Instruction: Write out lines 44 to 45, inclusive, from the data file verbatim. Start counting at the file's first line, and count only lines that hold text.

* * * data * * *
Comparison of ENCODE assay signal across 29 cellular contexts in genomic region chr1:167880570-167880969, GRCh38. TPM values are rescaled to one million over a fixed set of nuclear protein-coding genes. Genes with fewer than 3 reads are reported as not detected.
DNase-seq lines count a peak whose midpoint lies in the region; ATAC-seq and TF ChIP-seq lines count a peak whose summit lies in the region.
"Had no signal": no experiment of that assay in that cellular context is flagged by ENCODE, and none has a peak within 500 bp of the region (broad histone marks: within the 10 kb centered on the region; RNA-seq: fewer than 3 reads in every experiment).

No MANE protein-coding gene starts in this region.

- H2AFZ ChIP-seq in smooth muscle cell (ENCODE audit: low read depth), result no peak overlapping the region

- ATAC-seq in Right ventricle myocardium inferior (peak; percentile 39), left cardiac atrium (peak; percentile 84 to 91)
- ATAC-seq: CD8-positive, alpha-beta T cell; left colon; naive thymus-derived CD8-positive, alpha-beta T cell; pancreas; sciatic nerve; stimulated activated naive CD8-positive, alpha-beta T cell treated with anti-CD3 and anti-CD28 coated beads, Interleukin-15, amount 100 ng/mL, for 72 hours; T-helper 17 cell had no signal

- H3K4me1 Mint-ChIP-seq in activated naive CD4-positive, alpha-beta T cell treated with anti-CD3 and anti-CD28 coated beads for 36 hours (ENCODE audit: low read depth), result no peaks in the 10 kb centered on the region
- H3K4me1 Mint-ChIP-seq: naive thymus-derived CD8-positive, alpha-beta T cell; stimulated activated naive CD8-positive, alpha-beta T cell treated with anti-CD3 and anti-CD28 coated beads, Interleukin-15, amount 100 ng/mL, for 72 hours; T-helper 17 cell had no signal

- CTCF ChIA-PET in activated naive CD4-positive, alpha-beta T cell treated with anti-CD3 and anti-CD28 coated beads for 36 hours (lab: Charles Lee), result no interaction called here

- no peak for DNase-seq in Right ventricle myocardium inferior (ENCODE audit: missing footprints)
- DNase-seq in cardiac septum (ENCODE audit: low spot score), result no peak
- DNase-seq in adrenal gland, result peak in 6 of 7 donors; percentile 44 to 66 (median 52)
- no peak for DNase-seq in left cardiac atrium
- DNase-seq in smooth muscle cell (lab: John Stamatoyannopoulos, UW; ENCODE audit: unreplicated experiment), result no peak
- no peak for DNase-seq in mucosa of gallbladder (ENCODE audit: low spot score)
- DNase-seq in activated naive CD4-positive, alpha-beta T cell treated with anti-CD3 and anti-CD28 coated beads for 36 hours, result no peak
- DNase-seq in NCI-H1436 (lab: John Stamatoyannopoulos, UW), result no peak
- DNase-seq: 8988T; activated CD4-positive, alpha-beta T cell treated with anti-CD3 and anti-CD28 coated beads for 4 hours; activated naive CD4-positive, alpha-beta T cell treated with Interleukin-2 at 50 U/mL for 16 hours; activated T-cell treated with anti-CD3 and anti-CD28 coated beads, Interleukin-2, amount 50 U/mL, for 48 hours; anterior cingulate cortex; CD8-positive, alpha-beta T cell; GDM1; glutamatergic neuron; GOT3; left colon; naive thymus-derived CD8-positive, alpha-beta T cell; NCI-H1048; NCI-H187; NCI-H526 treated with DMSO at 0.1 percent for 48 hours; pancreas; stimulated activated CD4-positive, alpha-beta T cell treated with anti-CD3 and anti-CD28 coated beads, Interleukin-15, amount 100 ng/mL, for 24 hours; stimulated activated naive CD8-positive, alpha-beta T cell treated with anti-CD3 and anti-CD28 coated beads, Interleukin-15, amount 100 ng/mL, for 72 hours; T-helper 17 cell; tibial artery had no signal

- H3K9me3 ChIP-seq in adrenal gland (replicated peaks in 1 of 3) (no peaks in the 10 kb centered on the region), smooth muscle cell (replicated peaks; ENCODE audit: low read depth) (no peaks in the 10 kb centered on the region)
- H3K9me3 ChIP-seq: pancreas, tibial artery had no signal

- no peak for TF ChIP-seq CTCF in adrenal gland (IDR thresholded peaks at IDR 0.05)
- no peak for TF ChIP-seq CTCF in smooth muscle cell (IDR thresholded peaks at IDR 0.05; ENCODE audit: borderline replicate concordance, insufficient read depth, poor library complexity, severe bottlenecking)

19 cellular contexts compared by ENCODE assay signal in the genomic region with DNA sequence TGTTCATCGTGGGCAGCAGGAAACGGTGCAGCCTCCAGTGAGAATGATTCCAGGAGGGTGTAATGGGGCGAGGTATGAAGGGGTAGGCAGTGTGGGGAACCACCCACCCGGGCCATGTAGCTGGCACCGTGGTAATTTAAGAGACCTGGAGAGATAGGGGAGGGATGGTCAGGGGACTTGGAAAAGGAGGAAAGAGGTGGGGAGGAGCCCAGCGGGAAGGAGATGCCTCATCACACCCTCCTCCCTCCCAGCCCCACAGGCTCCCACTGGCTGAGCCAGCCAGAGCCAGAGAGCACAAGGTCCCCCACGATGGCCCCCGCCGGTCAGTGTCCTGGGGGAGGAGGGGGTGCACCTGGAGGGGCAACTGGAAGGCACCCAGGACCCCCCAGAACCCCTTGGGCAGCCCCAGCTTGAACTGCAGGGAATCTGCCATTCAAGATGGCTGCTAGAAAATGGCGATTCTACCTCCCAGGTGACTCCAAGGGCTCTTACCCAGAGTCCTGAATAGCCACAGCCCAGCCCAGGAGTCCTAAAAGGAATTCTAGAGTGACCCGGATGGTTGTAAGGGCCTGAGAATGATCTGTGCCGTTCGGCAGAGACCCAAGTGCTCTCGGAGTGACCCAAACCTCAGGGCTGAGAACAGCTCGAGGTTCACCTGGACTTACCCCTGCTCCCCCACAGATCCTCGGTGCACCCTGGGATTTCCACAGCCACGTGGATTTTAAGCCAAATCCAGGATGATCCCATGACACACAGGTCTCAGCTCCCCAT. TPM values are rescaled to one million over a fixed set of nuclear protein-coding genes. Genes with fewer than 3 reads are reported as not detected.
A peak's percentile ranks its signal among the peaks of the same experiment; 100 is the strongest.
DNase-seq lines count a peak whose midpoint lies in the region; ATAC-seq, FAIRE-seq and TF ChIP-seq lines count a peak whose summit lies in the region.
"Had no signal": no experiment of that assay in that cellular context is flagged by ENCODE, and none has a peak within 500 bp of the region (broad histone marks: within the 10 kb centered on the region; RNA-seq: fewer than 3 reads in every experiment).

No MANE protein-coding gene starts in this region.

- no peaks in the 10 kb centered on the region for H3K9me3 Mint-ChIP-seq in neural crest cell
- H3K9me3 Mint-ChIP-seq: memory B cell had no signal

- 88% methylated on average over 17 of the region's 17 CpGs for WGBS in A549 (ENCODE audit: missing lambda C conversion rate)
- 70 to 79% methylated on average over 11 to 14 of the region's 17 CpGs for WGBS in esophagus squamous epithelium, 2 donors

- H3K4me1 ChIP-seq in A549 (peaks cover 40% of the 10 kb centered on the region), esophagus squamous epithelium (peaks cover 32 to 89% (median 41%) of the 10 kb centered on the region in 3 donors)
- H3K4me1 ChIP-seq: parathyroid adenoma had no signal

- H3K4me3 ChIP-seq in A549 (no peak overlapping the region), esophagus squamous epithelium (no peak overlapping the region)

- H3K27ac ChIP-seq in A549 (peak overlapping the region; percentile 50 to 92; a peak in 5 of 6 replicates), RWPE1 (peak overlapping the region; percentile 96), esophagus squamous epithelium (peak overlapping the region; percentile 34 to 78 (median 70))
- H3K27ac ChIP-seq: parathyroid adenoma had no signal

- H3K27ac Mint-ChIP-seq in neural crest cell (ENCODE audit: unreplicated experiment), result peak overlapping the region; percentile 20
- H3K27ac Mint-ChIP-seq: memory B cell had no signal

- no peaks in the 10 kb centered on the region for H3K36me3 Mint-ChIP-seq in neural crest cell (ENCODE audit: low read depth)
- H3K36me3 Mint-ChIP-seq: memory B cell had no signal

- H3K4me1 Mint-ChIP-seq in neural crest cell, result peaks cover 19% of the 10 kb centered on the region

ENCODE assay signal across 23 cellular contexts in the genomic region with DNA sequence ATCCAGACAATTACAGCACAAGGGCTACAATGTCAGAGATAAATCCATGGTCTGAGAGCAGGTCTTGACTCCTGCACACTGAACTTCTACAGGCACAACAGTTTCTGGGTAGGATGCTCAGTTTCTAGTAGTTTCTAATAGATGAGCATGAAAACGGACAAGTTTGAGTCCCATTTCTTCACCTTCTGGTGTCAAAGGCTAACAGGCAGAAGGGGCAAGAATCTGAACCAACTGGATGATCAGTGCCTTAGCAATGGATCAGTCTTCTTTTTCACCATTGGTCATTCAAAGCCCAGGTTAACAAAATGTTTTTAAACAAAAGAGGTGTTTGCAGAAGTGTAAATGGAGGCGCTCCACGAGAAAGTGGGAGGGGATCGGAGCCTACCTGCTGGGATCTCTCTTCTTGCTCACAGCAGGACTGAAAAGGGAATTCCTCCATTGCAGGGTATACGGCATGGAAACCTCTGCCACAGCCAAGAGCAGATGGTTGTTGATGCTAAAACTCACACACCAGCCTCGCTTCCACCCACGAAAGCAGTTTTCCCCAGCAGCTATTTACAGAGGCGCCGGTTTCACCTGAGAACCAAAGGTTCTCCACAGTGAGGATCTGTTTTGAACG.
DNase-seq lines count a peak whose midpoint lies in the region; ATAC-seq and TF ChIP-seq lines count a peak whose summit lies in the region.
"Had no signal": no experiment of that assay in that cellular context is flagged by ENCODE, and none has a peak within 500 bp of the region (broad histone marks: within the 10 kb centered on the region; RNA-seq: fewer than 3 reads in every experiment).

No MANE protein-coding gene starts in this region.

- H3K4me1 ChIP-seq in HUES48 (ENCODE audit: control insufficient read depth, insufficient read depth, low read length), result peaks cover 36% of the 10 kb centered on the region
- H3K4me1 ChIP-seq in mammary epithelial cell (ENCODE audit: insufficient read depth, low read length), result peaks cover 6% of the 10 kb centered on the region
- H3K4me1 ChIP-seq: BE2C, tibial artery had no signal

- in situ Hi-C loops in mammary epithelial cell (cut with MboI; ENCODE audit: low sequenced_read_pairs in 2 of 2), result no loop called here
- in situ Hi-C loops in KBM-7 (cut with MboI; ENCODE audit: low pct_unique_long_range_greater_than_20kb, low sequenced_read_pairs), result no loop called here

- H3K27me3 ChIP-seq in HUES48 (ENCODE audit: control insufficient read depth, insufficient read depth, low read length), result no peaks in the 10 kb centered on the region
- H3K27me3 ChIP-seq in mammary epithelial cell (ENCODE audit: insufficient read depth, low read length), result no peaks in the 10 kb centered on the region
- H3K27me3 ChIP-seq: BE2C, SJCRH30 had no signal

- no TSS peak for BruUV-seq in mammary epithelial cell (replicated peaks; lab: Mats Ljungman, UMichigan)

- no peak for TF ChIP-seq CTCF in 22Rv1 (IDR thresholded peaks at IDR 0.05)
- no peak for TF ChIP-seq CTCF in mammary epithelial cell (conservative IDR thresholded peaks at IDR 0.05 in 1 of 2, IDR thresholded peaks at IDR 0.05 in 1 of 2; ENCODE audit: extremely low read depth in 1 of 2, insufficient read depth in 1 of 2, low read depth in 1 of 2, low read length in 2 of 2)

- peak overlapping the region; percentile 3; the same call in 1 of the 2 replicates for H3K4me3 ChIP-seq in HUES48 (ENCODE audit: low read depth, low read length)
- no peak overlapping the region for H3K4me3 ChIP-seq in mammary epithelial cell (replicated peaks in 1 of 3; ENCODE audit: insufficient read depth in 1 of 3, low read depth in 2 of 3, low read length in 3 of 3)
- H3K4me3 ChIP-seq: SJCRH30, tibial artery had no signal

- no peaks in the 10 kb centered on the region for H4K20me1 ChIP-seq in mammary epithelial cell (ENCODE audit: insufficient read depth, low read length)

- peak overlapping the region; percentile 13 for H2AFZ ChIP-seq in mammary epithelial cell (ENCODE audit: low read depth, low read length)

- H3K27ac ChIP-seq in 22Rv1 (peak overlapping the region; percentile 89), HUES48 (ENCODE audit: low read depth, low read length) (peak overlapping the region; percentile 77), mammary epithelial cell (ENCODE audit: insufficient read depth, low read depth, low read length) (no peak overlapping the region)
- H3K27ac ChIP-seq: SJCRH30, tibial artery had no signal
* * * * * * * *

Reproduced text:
DNase-seq lines count a peak whose midpoint lies in the region; ATAC-seq and TF ChIP-seq lines count a peak whose summit lies in the region.
"Had no signal": no experiment of that assay in that cellular context is flagged by ENCODE, and none has a peak within 500 bp of the region (broad histone marks: within the 10 kb centered on the region; RNA-seq: fewer than 3 reads in every experiment).